By Seán Duffy, Professor of Medieval History
The Irish and the Scots may be deadly enemies at present as Scotland vies with the Republic in a life-and-death struggle for that vital third qualifying spot, behind Germany and Poland, for Euro 2016. But it was all so very different exactly 700 years ago this year. The year was 1315 and, yes, there was a life-and-death struggle underway involving the Scots and Irish but, in this earlier, real-life struggle, not only were they the very best of friends ― and their common enemy? Surprise, surprise, the English ― but the Irish had just set up a Scotsman as their high-king.
The Scot in question ― who would be Ireland’s last high-king ― was the younger brother of Robert the Bruce, fresh from his great victory over the English at Bannockburn. It may seem strange to us now that the Irish should choose a man from Scotland to follow in the footsteps of Brian Boru, but it only goes to show how closely entwined the Irish and the Scots were in medieval times. The very name ‘Scotland’ ― from Scotia, the ‘land of the Scoti’ ― is an ever-present reminder of that connection, because, in the Latin of the early Middle Ages, a Scotus was an Irishman, a Gael, and the homeland of the Scoti was Ireland. It was only when an Irish dynasty ― Dál Riata of Antrim ― gained ascendency in northern Britain, that it gradually became known as the land of the Scoti and therefore ‘Scotland’ was born.
But the idea that the Scots and Irish were a single people lasted long after Scotland began to emerge as a separate kingdom. Back in the year 1005, shortly after he became high-king of Ireland, Brian Boru adopted the title Imperator Scotorum, ‘Emperor of the Scoti’ and there is evidence to suggest that he saw himself, not just as overlord of all Ireland, but of all the Gaels, including those who lived in a kind of permanent exile across the North Channel in Scotland.
That is why, when Robert Bruce seized the throne of Scotland in defiance of the English in 1306, but was forced into exile on Rathlin Island off the Antrim coast, he wrote a letter to “his friends”, the Irish, in which he reminded them that they and the Scots “stem from one seed of birth”, share “a common language and common customs”, and offered a permanent alliance against the English, their would-be conquerors, “so that our nation (nostra natio)” ― one nation, the Scots and Irish ― “may recover her ancient freedom”.
It was that alliance that culminated in the inauguration of his brother Edward as high-king of Ireland in the summer of 1315. And although the Bruce family was, on the surface, thoroughly Anglo-Norman, Edward and Robert Bruce were of Gaelic extraction on their mother’s side, and had close connections with the Gaelic world of Western Scotland and the Hebrides ― it was even said that the young Edward had been fostered in Ireland with his leading Irish ally, Domhnall O’Neill, king of Ulster.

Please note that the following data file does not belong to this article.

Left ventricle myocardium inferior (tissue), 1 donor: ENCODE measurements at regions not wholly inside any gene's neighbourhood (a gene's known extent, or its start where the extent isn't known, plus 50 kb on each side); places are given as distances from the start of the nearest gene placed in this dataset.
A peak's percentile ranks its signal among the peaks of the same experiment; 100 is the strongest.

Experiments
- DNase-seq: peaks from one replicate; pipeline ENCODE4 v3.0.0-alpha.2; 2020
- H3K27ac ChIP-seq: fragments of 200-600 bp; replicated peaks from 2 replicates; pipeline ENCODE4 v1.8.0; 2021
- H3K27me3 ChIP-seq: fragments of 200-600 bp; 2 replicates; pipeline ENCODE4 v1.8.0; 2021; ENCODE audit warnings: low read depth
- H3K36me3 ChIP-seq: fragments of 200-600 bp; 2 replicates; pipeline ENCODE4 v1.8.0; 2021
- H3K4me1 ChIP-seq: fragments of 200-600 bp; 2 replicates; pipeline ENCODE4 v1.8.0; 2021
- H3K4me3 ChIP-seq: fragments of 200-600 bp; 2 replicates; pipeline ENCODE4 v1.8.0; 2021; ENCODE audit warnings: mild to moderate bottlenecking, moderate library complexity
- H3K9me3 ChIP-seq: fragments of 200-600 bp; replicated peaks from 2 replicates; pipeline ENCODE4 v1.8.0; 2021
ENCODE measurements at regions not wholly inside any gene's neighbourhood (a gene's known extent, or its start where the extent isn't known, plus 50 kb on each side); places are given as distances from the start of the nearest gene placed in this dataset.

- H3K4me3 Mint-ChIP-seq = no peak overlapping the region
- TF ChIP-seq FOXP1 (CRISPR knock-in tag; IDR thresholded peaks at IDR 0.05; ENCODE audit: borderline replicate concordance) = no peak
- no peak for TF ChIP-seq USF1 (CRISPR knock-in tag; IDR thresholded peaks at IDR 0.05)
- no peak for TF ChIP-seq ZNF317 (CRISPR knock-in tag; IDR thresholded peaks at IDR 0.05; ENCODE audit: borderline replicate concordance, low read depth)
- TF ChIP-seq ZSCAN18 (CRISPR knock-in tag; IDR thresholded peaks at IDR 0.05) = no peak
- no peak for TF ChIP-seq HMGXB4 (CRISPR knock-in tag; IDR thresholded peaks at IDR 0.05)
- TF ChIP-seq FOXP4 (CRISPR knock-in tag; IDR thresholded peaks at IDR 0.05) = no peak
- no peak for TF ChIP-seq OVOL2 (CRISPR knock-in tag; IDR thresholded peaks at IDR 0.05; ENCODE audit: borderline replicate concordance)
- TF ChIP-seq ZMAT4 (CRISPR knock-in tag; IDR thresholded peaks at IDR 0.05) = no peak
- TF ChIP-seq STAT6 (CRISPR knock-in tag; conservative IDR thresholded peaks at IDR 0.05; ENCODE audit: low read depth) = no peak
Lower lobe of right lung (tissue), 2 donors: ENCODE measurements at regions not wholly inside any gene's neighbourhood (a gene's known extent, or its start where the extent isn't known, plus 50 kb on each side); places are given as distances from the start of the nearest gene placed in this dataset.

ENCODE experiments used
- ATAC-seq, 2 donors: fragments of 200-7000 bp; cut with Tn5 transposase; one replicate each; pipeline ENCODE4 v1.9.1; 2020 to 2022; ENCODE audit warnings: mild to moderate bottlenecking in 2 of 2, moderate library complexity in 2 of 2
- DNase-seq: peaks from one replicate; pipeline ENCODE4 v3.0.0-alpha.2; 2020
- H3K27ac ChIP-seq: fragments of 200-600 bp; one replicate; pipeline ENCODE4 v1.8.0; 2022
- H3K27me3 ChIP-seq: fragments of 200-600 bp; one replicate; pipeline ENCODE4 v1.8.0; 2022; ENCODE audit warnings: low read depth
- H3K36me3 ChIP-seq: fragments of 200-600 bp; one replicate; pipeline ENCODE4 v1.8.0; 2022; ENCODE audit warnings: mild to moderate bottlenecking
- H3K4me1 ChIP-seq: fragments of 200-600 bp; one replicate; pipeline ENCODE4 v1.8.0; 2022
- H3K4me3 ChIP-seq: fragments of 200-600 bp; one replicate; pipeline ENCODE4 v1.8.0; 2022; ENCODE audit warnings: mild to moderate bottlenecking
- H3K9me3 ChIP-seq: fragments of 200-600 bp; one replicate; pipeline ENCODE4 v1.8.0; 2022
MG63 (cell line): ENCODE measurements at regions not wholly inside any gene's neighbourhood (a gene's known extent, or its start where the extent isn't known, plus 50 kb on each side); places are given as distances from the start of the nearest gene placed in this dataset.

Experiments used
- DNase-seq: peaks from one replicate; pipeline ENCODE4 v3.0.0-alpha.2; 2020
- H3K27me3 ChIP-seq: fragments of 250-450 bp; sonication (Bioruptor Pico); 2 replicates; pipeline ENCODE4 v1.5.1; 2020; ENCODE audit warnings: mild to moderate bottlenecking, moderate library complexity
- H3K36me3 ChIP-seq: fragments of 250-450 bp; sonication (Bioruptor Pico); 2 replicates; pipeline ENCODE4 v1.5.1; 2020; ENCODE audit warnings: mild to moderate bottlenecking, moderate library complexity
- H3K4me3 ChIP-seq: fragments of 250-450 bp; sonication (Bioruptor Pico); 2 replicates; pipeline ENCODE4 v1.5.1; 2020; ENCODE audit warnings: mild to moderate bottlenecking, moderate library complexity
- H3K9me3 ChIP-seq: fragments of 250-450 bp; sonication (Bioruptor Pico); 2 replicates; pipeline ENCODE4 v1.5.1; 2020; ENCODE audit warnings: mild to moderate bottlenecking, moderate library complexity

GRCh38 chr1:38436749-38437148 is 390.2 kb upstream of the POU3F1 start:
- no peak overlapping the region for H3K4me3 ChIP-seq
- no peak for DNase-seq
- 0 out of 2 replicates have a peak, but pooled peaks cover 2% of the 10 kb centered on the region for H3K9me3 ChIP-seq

And there may have been ties of blood between Robert the Bruce and the O’Neills. During Edward Bruce’s brief reign as king of Ireland, O’Neill wrote to the Pope to try to win papal backing for this most audacious attempt to end English rule in Ireland. This extraordinary letter (usually called the 1317 Remonstrance) is one of the earliest and most potent statements of Irish national identity and of opposition to the English who, O’Neill says, “have striven with all their might and with every treacherous trick in their power, to wipe our nation out entirely”. In it, he refers to Scotland in Latin as Scotia Minor and to Ireland as Scotia Major, and talks about Edward and Robert Bruce as being “sprung from our noblest ancestors”. So here we see Edward and Robert Bruce being depicted as, in effect, Irish.
Edward Bruce’s reign as high-king of Ireland did not last long. In October 1318, as he marched south from his powerbase in Ulster to try to overrun the lands of the English colonists in the hinterland of Dublin (what would later be known as the Pale), he risked an open battle with an English army just north of Dundalk at Faughart, lost his life, and with it his Irish kingdom. He was an unlucky general. His invasion coincided with the Great European Famine (1315-17) and, as appalling weather and three consecutive harvest failures brought widespread hardship, disillusionment set in among his Irish supporters, the annals ruefully commenting that during his reign “falsehood and famine and homicide filled the country, and undoubtedly men ate each other in Ireland.”
But his inauguration as Ireland’s last ever high-king, exactly 700 years ago this year, was living proof of a legacy of Irish links with Scotland which deserves to be remembered and cherished. Those links will be explored at a two-day conference entitled The Irish-Scottish World in the Middle Ages, free and open to the public, to take place in Trinity College Dublin on Friday 18th and Saturday 19th September